According to Sir Jeremy Farrar, chief scientist at the WHO, warming temperatures are allowing mosquitoes that can carry the disease to venture deeper into the US, Europe and even in new places in Africa, Daily Mail reported. Every year there are about 1,200 cases recorded in the US, nearly 600 of which are locally-acquired infections. But there are concerns the disease is spreading after California recorded its first locally-acquired infection for a decade last month.Scientists say dengue fever could become endemic in the US if infected mosquitoes in Mexico manage to move further North.
“Dengue, which is classically a South American, South East Asian disease and is hyperendemic in those countries (has) spread North, you’re now seeing transmission in the Mediterranean,” said Professor Sir Peter Horby, director of the Pandemic Sciences Institute at Oxford University. As per experts, infected travelers could introduce the virus if they are bitten by local mosquitoes, which then become infected and start transmitting the disease to other people, the report said. Farrar called on health authorities to start preparing.
The incidence of infections caused by arboviruses, such as dengue, Zika and Chikungunya, has grown dramatically around the world in recent decades.The agency said about half of the world’s population is now at risk of dengue with an estimated 100-400 million infections occurring each year.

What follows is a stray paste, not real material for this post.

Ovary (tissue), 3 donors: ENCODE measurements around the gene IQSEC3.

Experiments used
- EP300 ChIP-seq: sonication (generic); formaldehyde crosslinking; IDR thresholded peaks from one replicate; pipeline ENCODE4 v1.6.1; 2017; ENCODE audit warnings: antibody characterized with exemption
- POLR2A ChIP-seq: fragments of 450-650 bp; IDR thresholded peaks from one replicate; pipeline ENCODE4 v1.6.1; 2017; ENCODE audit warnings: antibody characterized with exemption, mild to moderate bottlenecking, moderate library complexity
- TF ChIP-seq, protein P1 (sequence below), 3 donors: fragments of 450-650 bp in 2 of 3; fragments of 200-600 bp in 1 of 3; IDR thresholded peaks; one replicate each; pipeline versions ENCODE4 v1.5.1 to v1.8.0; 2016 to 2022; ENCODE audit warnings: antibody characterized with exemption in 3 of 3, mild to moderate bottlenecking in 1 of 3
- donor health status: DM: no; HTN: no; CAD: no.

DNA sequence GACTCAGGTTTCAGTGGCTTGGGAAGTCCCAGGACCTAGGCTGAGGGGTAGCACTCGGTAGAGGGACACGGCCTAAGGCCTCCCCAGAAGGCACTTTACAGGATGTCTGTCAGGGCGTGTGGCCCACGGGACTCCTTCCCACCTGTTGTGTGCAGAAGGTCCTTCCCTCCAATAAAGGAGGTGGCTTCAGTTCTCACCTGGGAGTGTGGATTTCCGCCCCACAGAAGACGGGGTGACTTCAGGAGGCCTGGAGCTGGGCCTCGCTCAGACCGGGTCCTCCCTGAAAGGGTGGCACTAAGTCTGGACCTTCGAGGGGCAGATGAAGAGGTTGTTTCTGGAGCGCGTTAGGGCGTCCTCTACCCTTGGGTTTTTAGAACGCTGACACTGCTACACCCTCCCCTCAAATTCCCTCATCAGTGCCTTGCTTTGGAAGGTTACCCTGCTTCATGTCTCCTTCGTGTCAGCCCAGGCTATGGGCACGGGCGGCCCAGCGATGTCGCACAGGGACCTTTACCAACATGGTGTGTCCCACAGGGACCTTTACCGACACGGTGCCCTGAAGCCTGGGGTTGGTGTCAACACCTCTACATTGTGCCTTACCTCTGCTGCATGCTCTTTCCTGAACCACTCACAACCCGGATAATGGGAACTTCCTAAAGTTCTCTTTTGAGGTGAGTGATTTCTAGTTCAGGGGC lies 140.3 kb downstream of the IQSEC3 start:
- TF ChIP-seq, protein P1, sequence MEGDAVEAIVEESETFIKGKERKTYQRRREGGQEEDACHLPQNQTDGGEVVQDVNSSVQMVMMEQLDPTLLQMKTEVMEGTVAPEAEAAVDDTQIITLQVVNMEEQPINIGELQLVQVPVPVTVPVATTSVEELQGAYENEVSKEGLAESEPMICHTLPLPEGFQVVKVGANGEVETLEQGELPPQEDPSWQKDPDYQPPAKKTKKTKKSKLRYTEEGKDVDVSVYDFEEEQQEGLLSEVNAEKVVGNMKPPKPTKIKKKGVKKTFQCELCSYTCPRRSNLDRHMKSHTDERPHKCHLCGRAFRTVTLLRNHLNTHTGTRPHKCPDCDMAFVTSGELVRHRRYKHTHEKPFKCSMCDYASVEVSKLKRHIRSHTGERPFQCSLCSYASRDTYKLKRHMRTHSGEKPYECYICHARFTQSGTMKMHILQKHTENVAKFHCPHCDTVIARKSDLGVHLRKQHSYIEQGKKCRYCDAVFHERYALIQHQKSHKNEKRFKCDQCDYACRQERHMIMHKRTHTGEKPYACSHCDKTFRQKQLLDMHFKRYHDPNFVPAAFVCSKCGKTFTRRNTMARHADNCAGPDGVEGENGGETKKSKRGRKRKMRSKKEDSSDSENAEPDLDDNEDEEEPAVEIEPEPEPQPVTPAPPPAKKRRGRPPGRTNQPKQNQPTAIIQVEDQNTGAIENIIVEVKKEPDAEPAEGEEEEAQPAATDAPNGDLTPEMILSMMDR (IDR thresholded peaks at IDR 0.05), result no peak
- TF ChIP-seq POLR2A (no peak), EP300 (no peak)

“We are really at the right time to scale up the advocacy for the threat of arboviruses globally,” said Dr. Raman Velayudhan, Unit Head, Global Programme on Control of Neglected Tropical Diseases at WHO.Movement of people, urbanization and associated problems with water and sanitation, are the factors leading to continuous spread of vectors into new regions, Velayudhan noted.
“And in terms of climatic change, certainly increased precipitation, higher temperature, higher humidity all favours the mosquito,” he said, adding “the virus and the vectors also multiply faster in higher temperature.”